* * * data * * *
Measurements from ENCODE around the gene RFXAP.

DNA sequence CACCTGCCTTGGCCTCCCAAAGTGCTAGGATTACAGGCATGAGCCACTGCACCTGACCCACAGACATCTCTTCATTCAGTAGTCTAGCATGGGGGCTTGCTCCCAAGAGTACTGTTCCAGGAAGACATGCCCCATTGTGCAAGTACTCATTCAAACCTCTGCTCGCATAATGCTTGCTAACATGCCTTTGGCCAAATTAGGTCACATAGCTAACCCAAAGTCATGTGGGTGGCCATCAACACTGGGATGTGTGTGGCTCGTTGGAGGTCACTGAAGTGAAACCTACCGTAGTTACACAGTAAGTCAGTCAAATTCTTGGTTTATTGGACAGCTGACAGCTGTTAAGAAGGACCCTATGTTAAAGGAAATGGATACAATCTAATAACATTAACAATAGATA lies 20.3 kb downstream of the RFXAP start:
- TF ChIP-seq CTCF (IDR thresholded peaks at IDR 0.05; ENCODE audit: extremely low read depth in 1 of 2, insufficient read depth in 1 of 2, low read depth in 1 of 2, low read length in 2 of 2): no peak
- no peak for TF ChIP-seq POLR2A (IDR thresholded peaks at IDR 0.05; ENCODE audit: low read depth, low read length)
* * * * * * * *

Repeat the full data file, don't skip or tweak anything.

Measurements from ENCODE around the gene RFXAP.

DNA sequence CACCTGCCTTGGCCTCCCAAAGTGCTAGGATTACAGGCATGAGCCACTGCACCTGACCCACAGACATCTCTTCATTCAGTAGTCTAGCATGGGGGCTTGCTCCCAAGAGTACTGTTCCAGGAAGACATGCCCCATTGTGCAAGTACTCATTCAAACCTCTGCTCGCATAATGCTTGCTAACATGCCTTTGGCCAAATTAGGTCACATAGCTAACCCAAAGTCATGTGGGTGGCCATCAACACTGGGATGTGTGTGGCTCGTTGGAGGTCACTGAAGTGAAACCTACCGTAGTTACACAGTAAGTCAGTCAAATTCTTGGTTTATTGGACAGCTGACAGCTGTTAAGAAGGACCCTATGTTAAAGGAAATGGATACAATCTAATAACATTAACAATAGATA lies 20.3 kb downstream of the RFXAP start:
- TF ChIP-seq CTCF (IDR thresholded peaks at IDR 0.05; ENCODE audit: extremely low read depth in 1 of 2, insufficient read depth in 1 of 2, low read depth in 1 of 2, low read length in 2 of 2): no peak
- no peak for TF ChIP-seq POLR2A (IDR thresholded peaks at IDR 0.05; ENCODE audit: low read depth, low read length)